Rail & Infrastructure

Mind the gap

China’s top two train-makers in underground war

They’re fast, but can provincial governments afford them?

For conspiracy theorists there is a tendency to think of China’s large state-owned firms as chess pieces, guided by ingenious planners in Beijing intent on global domination. While there may be a grain of truth in this, the reality is often a lot messier.

A good example is the ongoing tussle between two state firms for market share in the country’s fast developing subway train sector. Far from signs of a monolithic, centrally planned strategy at work, the pair are slugging it out with a competitive zeal akin to that of Google and Microsoft in the online search business. The Chinese firms may look like corporate siblings, but their rivalry is in fact intense.

The two companies are CNR and CSR, and between them they make around 95% of China’s trains, according to Xinhua. When they were originally created their names pointed to an important geographical difference. China South Locomotive and Rolling Stock Corp (now CSR) operated south of the Yangtze River, while CNR operated north of it.

But as the Economy and Nation Weekly points out, such territorial agreements are a thing of the past. Indeed, in a recent ‘invasion’ of CSR’s homebase, CNR last month inked a deal with Shanghai Electric to make subway trains in the nation’s financial capital.

Under the agreement, CNR is paying Rmb450 million for a 50% stake in Shanghai Rail Traffic Equipment Development. The remainder will be owned by Shanghai Electric and France’s Alstom (remember them? Alstom’s CEO called on international customers not to buy Chinese-made trains last year).

The acquisition, notes Economy and Nation Weekly, will see CNR “extending its ‘warfront’ to CSR’s door”. This is all the more significant because the Yangtze River Delta – with Shanghai at its core – had long been at the heart of CSR’s sphere of influence. Its factory in Pu Town, Nanjing has built trains for the region since 1908. Sinolink Securities reckons CSR accounts for 74% of all train sales within Shanghai.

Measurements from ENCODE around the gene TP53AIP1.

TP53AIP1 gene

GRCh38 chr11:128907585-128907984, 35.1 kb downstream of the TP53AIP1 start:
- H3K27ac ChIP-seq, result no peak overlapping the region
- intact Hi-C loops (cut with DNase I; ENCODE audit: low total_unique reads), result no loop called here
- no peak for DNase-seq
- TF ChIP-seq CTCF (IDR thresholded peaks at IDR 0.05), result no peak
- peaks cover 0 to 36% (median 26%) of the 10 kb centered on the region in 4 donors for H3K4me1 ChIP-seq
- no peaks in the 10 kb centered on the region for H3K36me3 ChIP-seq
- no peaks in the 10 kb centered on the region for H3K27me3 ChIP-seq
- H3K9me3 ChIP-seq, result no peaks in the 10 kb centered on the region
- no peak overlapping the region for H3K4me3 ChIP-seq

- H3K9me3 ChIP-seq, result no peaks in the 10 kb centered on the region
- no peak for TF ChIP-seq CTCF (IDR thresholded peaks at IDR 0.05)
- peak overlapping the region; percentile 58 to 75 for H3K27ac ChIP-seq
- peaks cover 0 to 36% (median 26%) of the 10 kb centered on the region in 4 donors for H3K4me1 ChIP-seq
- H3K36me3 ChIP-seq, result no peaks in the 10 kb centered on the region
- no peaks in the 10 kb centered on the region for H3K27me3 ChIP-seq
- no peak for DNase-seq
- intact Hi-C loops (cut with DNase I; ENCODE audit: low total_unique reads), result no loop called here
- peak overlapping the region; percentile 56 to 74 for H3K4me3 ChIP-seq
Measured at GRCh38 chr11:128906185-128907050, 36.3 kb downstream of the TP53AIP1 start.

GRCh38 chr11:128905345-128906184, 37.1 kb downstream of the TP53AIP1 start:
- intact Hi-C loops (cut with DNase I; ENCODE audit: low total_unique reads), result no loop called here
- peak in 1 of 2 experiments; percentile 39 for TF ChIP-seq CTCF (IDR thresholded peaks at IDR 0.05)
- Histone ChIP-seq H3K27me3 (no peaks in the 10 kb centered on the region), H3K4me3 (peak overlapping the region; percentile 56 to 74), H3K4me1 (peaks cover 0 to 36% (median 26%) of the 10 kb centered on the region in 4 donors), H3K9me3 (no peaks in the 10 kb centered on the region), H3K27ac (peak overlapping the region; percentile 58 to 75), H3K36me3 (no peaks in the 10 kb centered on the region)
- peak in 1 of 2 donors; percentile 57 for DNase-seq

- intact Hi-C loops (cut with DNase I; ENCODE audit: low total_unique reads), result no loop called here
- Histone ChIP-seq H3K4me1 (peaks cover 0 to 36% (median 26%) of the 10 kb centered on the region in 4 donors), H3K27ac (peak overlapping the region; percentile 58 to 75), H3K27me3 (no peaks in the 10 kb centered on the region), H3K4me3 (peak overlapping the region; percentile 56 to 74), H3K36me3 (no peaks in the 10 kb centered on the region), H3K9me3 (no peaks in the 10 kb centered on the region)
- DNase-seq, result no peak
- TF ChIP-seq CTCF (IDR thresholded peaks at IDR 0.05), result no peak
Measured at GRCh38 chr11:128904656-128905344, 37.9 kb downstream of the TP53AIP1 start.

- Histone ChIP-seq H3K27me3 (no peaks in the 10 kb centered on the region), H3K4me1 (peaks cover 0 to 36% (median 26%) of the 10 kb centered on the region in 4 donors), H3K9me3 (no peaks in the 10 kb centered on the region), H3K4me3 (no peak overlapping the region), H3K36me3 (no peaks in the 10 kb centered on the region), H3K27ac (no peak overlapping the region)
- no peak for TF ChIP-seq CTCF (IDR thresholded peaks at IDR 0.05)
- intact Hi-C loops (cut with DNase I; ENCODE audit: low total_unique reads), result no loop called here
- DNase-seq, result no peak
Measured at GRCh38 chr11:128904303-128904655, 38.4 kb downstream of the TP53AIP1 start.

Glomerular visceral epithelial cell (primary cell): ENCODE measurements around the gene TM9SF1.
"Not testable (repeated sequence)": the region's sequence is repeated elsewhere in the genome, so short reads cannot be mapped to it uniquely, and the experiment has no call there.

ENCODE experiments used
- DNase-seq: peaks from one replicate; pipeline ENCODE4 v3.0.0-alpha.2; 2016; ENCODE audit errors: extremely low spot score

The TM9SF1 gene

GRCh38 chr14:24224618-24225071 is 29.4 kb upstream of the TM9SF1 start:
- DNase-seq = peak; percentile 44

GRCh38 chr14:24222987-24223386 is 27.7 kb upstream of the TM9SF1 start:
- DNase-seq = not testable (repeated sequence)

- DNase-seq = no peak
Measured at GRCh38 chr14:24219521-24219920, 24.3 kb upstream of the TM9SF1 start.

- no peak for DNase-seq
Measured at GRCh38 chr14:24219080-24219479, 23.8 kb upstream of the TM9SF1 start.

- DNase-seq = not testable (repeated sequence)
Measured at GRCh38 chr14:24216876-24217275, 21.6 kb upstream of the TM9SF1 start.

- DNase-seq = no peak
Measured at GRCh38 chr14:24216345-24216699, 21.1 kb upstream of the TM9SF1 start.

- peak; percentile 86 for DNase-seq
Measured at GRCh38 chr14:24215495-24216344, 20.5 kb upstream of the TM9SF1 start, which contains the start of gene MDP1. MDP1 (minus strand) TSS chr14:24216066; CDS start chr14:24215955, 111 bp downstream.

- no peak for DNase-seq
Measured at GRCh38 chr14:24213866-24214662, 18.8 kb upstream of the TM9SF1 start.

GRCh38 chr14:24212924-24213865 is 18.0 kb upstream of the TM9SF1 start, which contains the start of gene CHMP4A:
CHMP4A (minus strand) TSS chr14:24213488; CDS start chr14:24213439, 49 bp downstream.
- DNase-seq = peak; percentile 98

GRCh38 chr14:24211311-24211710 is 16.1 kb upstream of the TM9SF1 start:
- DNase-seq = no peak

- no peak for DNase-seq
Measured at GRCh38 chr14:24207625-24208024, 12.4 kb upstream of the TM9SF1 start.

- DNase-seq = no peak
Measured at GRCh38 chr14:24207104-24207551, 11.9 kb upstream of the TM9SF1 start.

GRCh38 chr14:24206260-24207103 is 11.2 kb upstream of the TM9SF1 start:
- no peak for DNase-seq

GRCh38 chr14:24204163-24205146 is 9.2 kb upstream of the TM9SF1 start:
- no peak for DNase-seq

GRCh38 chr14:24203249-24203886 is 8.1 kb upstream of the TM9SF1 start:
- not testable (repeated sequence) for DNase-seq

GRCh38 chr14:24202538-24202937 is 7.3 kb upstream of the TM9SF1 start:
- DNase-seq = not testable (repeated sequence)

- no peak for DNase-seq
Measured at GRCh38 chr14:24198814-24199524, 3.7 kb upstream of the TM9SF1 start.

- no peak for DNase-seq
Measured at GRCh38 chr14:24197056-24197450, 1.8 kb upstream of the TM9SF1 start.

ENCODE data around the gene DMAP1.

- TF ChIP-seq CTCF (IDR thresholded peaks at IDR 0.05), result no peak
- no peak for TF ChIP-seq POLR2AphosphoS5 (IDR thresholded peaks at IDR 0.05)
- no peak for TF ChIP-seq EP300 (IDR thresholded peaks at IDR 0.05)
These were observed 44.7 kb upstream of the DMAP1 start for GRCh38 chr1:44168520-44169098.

The main reason for the breaching of the erstwhile ‘Yangtze pact’ is simple enough: China’s cities are scrambling to build subway lines to ease traffic congestion on their roads. Beijing and Shanghai led the way – partly justifying their spend as an adjunct to hosting the Olympics and the Expo respectively.

The results have been astonishing: Shanghai had no subway track at all in 1995, but this year overtook London as the world’s largest metro by line length. And according to the Seattle Transit Blog the city will likewise add the equivalent of New York’s entire subway system by 2020 as it grows even bigger.

The country’s two major metropolises may have been the trailblazers, but subway construction is now underway in 22 cities. By 2016 they are expected to have laid a combined 2,500km of track at a cost of Rmb900 billion ($135 billion). Both CNR and CSR are fighting to win the majority of that train spend – which means geographical niceties are firmly off the agenda.

CNR’s incursion into Shanghai is the latest round in the ongoing battle. CSR has entrenched itself in CNR’s home territory too. In April it began construction of a factory in the northern municipality of Tianjin, and has won the order to provide trains for Tianjin Metro Line 3.

CSR’s deputy general manager Shao Renqiang has said that “the field of urban rail transit is our new market opportunity”. And as Economy and Nation Weekly concludes “that implicitly means CNR-CSR’s ‘war’ will become more intense.”

And for China’s city governments, a bit of healthy competition is probably no bad thing…


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